Greece’s parliament has been dissolved ahead of an early election that will be warily watched by markets and international creditors concerned that the austerity-weary country could starting unwinding unpopular fiscal reforms.
It was parliament’s failure to choose a new president in three successive votes this month that triggered the snap poll.
As its first order of business, the new chamber must elect a successor to 85-year-old Karolos Papoulias, whose five-year term ends in March
A statement from the chamber on Wednesday confirmed the election would be held on January 25, as announced on Monday by Prime Minister Antonis Samaras, and the new parliament would reconvene on February 5.
Samaras had warned on Tuesday that the financially-stricken nation may be forced out of the eurozone if the election is won by radical leftist party Syriza which has vowed to reverse years of austerity imposed in return for financial aid.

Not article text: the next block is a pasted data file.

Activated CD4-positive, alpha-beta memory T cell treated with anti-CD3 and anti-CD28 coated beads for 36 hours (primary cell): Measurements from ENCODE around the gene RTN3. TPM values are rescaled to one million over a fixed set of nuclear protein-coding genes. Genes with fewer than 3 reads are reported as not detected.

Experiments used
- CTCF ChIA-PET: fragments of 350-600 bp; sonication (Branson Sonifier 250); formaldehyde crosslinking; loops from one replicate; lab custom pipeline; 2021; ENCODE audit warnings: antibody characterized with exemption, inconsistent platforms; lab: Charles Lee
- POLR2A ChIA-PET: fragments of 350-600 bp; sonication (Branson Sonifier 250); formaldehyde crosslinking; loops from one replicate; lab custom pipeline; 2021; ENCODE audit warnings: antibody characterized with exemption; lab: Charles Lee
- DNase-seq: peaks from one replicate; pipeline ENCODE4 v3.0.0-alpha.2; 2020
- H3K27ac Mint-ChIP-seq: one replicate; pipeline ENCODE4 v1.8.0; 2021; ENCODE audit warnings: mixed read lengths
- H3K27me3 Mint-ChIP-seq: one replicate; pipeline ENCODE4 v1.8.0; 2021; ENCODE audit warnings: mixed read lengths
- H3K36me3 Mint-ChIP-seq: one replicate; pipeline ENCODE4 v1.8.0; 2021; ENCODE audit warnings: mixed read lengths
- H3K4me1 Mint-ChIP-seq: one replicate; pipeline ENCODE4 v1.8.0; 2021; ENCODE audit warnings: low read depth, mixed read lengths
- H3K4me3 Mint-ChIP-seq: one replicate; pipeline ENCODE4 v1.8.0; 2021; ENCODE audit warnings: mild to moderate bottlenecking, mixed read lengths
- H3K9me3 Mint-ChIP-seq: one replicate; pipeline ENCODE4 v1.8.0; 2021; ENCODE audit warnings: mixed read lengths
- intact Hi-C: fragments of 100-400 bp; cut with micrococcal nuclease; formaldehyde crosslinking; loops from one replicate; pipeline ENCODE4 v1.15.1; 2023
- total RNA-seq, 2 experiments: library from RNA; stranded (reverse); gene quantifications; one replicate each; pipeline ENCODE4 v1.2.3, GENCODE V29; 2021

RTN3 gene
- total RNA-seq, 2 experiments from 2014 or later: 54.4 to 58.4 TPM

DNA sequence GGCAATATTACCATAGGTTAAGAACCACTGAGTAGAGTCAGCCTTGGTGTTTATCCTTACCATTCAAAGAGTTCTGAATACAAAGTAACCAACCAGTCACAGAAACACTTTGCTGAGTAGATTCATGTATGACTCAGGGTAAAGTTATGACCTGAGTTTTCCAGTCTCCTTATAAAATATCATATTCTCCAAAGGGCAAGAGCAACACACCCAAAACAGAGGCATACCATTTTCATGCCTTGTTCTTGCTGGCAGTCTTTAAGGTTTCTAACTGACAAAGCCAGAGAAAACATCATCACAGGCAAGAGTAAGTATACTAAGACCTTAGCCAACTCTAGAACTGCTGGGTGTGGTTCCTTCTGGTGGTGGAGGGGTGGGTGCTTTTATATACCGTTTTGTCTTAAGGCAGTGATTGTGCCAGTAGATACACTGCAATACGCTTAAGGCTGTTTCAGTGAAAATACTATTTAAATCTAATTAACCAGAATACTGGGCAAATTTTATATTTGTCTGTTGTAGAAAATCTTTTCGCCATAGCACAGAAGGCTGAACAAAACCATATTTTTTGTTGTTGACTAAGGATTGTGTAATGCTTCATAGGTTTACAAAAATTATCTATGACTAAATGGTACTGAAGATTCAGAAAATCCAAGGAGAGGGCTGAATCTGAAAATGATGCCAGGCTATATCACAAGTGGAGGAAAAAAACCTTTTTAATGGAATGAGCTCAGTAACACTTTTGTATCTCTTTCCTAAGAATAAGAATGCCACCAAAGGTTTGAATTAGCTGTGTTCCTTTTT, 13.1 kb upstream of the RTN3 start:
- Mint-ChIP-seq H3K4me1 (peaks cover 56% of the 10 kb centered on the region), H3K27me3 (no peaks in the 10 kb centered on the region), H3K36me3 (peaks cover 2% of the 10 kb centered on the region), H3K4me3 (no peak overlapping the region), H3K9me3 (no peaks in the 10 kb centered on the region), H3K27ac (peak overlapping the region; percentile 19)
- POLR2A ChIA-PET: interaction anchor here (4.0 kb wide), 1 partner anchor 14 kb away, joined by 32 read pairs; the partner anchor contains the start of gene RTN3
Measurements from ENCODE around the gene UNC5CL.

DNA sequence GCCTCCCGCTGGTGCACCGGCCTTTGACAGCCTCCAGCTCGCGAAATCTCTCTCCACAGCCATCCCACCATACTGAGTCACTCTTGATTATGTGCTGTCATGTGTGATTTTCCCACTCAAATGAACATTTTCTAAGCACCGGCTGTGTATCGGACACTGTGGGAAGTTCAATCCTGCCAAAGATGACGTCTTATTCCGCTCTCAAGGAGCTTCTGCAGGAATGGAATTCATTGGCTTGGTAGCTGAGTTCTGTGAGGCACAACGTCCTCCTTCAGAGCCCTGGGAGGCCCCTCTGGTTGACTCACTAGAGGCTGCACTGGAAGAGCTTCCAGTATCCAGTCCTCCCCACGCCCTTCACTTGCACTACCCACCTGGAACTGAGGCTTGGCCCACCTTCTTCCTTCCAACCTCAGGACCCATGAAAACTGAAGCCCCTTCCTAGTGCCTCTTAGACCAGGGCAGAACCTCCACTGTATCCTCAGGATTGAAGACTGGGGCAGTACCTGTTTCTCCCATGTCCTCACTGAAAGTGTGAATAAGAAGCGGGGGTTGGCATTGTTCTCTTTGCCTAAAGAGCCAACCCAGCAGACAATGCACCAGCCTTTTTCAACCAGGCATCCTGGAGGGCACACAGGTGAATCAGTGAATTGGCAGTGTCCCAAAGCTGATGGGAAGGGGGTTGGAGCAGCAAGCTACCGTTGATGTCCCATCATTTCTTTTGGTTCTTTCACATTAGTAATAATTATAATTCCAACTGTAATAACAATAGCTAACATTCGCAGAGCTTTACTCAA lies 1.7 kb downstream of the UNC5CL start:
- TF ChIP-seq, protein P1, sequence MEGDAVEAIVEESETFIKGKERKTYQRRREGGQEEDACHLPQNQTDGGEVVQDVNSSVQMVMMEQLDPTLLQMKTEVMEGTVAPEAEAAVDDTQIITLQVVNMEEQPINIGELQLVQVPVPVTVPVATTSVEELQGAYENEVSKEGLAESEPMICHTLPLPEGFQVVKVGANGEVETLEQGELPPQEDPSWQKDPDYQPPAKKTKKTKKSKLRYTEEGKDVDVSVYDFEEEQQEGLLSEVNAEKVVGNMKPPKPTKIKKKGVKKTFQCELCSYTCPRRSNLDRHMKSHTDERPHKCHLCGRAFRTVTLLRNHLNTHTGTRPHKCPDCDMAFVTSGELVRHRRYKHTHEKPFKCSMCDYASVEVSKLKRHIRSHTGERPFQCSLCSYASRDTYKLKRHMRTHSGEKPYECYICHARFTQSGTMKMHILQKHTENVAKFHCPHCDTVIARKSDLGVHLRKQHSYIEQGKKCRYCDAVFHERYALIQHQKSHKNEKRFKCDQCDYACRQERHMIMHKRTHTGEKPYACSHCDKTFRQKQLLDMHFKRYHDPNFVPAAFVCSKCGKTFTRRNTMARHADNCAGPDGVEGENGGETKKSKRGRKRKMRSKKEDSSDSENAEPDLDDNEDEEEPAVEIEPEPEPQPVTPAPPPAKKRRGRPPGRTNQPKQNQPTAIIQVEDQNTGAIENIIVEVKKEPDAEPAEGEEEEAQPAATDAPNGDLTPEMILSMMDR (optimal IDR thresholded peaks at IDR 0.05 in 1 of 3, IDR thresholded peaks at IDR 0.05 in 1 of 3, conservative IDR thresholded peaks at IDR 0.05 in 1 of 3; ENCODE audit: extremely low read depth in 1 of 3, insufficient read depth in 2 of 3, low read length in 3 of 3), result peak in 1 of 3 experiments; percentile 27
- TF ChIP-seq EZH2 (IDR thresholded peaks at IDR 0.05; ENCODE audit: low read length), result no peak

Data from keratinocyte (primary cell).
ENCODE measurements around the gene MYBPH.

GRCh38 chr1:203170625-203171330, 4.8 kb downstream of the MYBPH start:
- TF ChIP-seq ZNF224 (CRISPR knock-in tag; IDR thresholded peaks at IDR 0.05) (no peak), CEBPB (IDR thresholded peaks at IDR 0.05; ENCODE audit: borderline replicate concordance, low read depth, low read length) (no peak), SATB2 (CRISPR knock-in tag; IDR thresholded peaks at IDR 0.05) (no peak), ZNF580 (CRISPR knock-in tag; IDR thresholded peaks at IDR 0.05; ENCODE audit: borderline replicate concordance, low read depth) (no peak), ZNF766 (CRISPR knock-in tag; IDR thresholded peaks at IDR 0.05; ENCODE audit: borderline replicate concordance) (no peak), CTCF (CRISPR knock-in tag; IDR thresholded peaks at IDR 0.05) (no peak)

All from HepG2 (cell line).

“This struggle will determine whether Greece stays in Europe,” Samaras told President Papoulias.
On Wednesday, Samaras warned again that Syriza planned “not to pay interest rates, and therefore to lead the country to a payment default and bankruptcy”.
His assertion followed comments by two Syriza officials alluding to a debt repayment freeze if Greece’s creditors refuse to renegotiate the country’s bailout deal.
“Perhaps we shall not pay. Because we will negotiate and say that this programme is not viable,” Yiannis Milios, the party’s economic policy head, told Antenna TV.